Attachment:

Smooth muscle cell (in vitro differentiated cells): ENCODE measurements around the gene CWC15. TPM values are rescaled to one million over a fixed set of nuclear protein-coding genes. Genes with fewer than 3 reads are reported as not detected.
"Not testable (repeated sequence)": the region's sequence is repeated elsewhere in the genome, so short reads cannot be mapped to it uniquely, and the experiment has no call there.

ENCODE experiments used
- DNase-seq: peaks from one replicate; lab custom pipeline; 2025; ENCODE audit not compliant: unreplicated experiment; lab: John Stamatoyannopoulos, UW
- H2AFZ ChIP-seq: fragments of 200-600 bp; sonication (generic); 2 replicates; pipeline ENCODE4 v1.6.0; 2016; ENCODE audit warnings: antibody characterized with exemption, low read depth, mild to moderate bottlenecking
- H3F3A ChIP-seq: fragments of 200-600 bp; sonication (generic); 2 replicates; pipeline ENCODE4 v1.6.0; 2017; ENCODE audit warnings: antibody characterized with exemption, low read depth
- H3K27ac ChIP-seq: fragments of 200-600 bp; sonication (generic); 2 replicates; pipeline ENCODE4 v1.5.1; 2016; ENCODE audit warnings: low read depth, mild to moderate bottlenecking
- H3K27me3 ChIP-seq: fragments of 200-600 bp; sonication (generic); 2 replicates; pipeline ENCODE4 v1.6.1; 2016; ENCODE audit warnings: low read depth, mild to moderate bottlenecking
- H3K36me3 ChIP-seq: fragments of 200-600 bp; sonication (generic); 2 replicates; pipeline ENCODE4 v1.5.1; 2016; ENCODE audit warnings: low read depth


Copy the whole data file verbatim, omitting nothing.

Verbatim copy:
Smooth muscle cell (in vitro differentiated cells): ENCODE measurements around the gene CWC15. TPM values are rescaled to one million over a fixed set of nuclear protein-coding genes. Genes with fewer than 3 reads are reported as not detected.
"Not testable (repeated sequence)": the region's sequence is repeated elsewhere in the genome, so short reads cannot be mapped to it uniquely, and the experiment has no call there.

ENCODE experiments used
- DNase-seq: peaks from one replicate; lab custom pipeline; 2025; ENCODE audit not compliant: unreplicated experiment; lab: John Stamatoyannopoulos, UW
- H2AFZ ChIP-seq: fragments of 200-600 bp; sonication (generic); 2 replicates; pipeline ENCODE4 v1.6.0; 2016; ENCODE audit warnings: antibody characterized with exemption, low read depth, mild to moderate bottlenecking
- H3F3A ChIP-seq: fragments of 200-600 bp; sonication (generic); 2 replicates; pipeline ENCODE4 v1.6.0; 2017; ENCODE audit warnings: antibody characterized with exemption, low read depth
- H3K27ac ChIP-seq: fragments of 200-600 bp; sonication (generic); 2 replicates; pipeline ENCODE4 v1.5.1; 2016; ENCODE audit warnings: low read depth, mild to moderate bottlenecking
- H3K27me3 ChIP-seq: fragments of 200-600 bp; sonication (generic); 2 replicates; pipeline ENCODE4 v1.6.1; 2016; ENCODE audit warnings: low read depth, mild to moderate bottlenecking
- H3K36me3 ChIP-seq: fragments of 200-600 bp; sonication (generic); 2 replicates; pipeline ENCODE4 v1.5.1; 2016; ENCODE audit warnings: low read depth